The euro fell to as low as $1.3548, coming under renewed pressure as political uncertainty in Ireland and worries about other heavily-indebted members of the 16-nation bloc snuffed out initial optimism over a bailout plan for Dublin.
U.S. crude for January shed 60 cents to $81.14 a barrel at 12:21 a.m. ET, after dropping 24 cents on Monday. Oil hit a high of $82.10 earlier. ICE Brent was down 73 cents to $83.23 a barrel.
According to Reuters market analyst Wang Tao, U.S. oil is technically neutral, with prices trapped within a narrow range of $80.50-$82.87 per barrel.
“Further oil market volatility cannot be excluded as Irish domestic political developments may yet slow the negotiation of the aid package with the EU/IMF, and that attention will at some point shift its focus to other euro zone economies,” JPMorgan analysts said in a note.
“Looking forward over the course of the week, there appears to be little macroeconomic news to drive sentiment, apart from the repercussions of the Irish settlement.”
Irish Prime Minister Brian Cowen defied mounting pressure to quit on Monday, saying he would stay in office until parliament passed an austerity budget needed to secure the IMF/EU bailout, which could total 80 billion to 90 billion euros, and then call an early election.
The dollar index .DXY, which measures the greenback against a basket of currencies, gained 0.15 percent amid the Irish debt gloom on Tuesday.
“Oil traders had gotten back into the habit of taking their cues on oil trading from the dollar and from equities,” Peter Beutel, president of U.S. trading advisory Cameron Hanover said in a note.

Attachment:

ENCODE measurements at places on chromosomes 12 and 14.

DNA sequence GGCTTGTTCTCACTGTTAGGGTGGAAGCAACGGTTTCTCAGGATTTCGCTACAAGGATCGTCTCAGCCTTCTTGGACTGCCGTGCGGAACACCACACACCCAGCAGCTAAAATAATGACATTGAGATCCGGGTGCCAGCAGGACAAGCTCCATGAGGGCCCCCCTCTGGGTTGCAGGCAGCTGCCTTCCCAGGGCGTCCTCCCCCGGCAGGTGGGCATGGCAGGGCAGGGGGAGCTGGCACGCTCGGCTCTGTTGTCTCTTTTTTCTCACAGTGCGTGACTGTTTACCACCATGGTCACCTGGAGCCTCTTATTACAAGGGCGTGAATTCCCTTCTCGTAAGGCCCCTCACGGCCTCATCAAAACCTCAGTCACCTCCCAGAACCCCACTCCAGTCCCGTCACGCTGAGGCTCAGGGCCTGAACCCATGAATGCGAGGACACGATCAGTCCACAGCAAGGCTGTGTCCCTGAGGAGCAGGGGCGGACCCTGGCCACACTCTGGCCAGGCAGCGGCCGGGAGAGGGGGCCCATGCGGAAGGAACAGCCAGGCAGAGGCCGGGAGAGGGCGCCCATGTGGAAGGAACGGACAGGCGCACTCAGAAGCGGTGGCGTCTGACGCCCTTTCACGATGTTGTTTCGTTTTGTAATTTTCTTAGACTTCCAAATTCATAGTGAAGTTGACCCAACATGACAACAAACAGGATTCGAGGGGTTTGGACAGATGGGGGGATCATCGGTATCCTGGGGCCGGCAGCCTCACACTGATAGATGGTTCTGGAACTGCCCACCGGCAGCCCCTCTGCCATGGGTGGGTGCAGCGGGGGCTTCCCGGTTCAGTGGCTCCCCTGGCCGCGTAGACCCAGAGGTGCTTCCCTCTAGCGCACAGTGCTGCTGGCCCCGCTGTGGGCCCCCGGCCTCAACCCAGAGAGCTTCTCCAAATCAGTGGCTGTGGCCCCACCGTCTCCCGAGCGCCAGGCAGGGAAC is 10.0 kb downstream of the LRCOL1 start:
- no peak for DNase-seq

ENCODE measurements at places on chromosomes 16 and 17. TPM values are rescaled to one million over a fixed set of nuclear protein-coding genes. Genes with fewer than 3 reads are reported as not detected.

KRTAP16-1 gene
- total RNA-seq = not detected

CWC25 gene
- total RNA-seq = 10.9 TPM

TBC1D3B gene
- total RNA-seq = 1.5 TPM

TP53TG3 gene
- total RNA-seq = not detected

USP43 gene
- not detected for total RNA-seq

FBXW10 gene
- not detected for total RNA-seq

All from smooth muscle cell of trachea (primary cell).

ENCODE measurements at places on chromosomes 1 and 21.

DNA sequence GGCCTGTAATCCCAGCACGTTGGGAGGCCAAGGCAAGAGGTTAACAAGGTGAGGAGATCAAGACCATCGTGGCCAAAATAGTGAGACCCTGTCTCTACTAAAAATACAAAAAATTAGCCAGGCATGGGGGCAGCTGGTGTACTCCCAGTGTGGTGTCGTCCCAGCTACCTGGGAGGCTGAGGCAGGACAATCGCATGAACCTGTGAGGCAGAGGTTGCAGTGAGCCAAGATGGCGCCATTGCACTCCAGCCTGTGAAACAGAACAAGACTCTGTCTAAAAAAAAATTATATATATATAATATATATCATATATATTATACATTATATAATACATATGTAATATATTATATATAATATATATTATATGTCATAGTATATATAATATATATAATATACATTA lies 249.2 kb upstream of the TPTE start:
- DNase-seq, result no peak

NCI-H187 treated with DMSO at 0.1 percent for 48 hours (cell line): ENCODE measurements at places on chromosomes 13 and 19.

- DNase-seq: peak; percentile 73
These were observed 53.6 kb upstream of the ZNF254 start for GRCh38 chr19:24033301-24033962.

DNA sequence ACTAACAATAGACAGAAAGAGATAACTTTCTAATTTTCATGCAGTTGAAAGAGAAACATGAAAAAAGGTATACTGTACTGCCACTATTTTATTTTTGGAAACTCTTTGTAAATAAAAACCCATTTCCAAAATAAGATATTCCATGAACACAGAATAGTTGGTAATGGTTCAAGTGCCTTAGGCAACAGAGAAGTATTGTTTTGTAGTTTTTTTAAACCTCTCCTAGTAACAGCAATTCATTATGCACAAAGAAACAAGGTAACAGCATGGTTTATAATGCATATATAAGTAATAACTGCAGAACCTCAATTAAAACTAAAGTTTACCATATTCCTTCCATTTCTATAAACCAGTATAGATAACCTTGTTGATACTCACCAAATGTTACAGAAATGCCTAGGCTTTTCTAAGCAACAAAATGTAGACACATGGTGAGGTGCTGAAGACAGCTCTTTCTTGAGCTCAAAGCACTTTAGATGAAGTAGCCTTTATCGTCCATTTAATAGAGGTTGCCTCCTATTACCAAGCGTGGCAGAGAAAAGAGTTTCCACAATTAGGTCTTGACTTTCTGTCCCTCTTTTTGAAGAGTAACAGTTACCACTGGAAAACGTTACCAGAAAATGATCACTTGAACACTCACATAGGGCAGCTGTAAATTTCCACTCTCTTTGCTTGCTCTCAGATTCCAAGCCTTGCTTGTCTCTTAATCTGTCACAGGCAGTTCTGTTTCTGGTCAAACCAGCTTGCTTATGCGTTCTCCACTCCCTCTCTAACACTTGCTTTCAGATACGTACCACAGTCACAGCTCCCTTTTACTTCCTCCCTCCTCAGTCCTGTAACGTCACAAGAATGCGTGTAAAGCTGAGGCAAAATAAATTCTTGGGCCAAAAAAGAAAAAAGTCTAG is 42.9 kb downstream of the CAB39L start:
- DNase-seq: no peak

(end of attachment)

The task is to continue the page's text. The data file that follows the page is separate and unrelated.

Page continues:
DROP IN CRUDE STOCKS
However, hopes of a drawdown in U.S. crude stocks in the week to Nov 19, reflecting better demand at the world’s top energy consumer, may support prices.
Data from the United States is expected to show a third week of decline for crude inventories in the week to November 19 following a surprise heavy drawdown in the previous week, a Reuters poll showed on Monday.
“Seasonally demand (in the U.S.) should be improving in this quarter of the year. Inventories are coming off, especially for distillates,” Serene Lim, a Singapore-based oil analyst at ANZ.
Traders are also watching the impact from a disruption of Shell’s crude production in Nigeria.
Nigerian output of Bonny Light crude has fallen by about 100,000 barrels per day (bpd) to between 210,000 and 220,000 bpd after a damaged pipeline led Shell to declare a force majeure on exports on Friday.